Getting onwards with our trip, we passed through several mountain passes; Namibian style. These weren’t the typical interstate or highway mountain passes that we had at home, rather they were roads cut into the sides of mountains allowing the roadway to pass through canyons or hill sides and through dry river beds. Once again, there was some fascinating and rugged natural scenery as we passed through these two passes which had a lot of moonscape type of terrain.

Namibian Mounted Passes
A Road Cut Through Canyons
Terrain Similar to What I’d Expect on the Moon
Pausing to Take in the Scenery
Vast Rural Nothingness
Isolated Bridges over Dry Waterways
Walvis Bay only 140 km!

The last part of the drive across the Tumas flats was pretty unexciting. We had about an hour of nothing, except for the odd power pole and burnt out car, which meant in some strange way that we were getting somewhere closer towards civilization. There was still the hot desert heat and the car thermometer read between 30 – 31 degrees Celsius.

Trucking along the Tumas Flats
Speeding through Nothingness

Approaching Walvis Bay at Dune 7:

As we approached town, the Walvis Bay Sand dunes were ever present on the north side of the highway. We stopped at the locally famous Dune 7, where several locals were having a BBQ / Braii party with their car stereos pumping loud music as they took turns running up and down the shady side of the sand dune slopes. The sand here was much more grey and sandy coloured than the golds and reds of the Sossusvlei desert area.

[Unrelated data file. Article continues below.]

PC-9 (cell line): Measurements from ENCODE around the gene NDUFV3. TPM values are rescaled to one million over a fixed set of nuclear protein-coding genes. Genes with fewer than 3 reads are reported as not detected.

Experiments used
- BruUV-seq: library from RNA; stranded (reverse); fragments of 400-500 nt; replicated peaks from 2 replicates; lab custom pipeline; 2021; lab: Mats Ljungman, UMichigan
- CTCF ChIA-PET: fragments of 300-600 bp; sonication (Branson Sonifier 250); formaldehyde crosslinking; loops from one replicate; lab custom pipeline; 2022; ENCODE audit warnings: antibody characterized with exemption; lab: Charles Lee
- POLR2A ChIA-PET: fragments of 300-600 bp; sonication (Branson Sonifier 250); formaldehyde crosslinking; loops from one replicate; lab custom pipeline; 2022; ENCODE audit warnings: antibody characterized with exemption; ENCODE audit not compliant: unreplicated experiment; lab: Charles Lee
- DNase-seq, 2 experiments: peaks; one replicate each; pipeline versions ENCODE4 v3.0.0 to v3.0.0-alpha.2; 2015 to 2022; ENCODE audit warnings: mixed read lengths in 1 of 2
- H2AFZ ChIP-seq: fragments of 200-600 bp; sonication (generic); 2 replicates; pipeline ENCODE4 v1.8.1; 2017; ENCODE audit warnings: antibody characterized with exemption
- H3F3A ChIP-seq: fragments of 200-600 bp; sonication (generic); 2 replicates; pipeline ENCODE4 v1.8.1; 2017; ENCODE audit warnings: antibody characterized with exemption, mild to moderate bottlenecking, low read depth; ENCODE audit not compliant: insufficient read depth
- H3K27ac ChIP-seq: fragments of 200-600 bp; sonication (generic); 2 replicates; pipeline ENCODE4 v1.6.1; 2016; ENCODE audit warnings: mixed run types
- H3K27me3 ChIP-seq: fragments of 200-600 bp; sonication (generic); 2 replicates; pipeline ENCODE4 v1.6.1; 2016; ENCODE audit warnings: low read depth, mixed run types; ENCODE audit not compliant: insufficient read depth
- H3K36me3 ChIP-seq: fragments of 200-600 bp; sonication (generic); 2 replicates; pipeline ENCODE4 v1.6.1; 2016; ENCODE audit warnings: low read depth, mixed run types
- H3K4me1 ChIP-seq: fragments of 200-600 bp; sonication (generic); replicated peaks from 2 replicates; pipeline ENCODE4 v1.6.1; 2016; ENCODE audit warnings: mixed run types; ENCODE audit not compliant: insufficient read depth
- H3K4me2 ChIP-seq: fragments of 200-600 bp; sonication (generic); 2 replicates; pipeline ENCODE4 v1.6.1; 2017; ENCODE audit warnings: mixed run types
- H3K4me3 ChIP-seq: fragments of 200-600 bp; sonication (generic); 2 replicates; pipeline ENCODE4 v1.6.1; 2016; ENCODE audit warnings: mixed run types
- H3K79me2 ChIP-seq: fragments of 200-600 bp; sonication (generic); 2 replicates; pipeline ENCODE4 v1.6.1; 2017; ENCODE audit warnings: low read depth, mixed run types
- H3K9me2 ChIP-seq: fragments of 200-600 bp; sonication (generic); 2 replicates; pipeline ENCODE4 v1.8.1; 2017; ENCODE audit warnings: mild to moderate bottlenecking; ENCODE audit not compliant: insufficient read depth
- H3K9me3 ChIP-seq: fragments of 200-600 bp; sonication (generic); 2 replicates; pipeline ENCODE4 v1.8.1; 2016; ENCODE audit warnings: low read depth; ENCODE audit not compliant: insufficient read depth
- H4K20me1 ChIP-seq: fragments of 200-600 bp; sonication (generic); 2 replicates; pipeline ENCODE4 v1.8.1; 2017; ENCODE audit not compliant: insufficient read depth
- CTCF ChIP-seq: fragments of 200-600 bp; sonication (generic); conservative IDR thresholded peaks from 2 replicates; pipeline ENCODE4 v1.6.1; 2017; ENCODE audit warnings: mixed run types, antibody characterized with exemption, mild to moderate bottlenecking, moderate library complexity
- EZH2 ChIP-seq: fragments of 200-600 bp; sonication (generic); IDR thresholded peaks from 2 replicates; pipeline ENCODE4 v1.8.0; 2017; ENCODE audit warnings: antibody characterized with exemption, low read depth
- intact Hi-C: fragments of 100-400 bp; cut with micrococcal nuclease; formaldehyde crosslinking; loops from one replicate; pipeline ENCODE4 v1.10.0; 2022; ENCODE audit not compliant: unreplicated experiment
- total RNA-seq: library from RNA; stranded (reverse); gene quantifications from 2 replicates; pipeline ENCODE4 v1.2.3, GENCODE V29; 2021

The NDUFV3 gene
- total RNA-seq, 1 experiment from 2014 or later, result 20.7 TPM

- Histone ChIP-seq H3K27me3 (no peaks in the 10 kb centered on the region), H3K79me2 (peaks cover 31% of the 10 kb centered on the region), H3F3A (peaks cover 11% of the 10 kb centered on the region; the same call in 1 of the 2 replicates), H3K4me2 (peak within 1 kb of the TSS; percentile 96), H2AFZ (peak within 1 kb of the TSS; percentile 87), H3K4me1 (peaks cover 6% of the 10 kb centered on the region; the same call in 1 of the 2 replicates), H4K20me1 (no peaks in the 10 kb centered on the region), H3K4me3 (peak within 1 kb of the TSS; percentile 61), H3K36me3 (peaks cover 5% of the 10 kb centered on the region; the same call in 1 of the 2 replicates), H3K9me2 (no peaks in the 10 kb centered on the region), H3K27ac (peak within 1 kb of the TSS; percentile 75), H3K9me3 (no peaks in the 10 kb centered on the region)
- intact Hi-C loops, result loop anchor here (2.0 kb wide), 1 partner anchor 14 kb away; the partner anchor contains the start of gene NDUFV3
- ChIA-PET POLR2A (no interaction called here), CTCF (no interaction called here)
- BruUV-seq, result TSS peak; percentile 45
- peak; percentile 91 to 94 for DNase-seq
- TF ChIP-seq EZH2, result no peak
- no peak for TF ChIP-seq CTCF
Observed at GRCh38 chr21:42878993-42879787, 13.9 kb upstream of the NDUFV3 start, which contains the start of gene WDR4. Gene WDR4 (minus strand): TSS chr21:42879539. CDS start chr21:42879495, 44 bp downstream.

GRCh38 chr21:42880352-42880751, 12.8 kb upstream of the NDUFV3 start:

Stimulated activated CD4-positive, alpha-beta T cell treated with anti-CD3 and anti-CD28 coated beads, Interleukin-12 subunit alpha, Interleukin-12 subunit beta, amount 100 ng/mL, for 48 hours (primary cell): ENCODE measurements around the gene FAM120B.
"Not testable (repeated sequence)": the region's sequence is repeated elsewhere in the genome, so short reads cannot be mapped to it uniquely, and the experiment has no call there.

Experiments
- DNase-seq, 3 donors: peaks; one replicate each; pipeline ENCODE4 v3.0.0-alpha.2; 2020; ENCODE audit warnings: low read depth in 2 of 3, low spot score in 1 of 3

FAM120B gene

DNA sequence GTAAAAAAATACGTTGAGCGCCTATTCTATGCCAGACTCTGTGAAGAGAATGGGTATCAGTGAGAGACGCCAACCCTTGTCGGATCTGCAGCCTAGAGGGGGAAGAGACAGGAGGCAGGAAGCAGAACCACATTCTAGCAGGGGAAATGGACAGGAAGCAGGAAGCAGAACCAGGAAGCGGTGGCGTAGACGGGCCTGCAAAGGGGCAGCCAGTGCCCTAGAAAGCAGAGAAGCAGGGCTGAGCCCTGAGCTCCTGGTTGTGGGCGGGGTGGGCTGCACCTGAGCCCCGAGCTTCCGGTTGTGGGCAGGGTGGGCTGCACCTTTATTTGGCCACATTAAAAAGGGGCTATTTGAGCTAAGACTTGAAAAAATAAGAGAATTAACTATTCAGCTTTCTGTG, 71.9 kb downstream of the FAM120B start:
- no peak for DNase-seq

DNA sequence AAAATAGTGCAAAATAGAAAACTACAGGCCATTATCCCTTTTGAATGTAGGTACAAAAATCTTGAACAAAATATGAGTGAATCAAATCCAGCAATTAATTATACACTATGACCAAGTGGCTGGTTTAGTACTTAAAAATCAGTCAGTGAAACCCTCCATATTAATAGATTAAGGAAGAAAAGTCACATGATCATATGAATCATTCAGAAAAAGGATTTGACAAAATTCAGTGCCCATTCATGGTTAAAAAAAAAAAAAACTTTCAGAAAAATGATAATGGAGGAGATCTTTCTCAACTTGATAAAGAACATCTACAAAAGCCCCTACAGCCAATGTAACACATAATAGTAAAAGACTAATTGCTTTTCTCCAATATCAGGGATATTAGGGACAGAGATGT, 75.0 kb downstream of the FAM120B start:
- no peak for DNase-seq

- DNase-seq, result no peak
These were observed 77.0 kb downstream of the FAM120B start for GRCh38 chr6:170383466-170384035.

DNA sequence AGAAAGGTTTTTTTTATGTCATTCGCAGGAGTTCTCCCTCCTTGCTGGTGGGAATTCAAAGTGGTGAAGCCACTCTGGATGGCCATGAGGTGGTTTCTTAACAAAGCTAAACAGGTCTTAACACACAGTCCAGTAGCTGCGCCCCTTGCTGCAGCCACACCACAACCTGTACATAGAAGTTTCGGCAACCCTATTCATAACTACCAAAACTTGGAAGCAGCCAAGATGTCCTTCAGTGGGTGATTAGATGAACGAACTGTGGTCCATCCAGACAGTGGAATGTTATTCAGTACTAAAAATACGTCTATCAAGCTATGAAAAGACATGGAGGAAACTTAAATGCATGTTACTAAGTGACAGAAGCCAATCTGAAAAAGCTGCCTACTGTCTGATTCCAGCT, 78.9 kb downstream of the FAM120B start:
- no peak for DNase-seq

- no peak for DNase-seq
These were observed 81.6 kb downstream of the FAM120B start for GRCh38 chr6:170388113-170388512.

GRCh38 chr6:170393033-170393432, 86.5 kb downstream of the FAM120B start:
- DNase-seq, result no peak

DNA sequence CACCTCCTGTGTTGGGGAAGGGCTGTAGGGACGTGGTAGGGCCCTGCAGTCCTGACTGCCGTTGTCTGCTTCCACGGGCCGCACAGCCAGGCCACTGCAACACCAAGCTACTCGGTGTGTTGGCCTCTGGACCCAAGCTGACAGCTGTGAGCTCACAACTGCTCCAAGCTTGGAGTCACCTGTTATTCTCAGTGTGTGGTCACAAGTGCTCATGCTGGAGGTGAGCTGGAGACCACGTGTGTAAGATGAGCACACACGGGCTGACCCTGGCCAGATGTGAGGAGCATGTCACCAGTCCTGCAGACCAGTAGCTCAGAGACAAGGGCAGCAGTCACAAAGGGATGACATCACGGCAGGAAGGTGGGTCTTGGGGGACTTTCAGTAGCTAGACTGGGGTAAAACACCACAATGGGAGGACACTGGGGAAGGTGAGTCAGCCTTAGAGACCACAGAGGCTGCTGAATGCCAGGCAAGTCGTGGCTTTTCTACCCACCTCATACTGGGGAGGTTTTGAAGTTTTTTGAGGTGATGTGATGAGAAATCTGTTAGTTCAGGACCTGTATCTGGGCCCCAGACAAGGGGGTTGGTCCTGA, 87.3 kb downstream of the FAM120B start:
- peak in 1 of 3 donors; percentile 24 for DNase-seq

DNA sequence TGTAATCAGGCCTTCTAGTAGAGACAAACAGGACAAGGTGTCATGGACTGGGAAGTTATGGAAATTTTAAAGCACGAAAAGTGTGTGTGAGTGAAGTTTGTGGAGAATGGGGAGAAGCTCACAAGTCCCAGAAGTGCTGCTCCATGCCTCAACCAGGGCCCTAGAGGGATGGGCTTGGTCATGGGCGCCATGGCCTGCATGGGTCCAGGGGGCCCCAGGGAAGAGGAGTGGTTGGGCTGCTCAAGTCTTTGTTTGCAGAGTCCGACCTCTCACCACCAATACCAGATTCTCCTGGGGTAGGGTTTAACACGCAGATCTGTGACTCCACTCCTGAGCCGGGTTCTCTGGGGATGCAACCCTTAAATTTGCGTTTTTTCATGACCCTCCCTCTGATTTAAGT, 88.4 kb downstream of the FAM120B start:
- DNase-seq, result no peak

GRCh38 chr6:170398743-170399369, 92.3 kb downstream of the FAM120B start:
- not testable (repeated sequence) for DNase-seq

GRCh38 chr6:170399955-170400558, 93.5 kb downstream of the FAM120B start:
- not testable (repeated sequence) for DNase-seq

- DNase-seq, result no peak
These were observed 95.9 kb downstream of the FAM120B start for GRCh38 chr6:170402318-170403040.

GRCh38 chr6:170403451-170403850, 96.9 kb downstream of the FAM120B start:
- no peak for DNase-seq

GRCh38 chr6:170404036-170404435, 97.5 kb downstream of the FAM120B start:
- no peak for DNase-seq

Hanging Out with the Locals at Dune 7, Walvis Bay, Namibia
Climbing for a Thrill
Local Entertainment: Sliding Down Dune 7
Going for a Slide

We entered into town and headed towards the Pelican Point Lighthouse. The sand was almost taking over the highway on the C14.

Walvis Bay Sand Dunes Near Town
Vast Sand Dunes at Walvis Bay

My Thoughts on Driving Across the Namibia Desert

It was a fascinating day of driving across a vast tundra that didn’t have anyone around. I think we saw maybe 4 cars going the opposite direction the entire day, maybe less than 5-7 people total in our 6 hour drive. It had some spectacular sights along the way. It was pretty neat to get a selfie at the Tropic of Capricorn; certainly not something that you get to do everyday.

If you’ve driven this route, did you enjoy the isolation and experience as much as we did?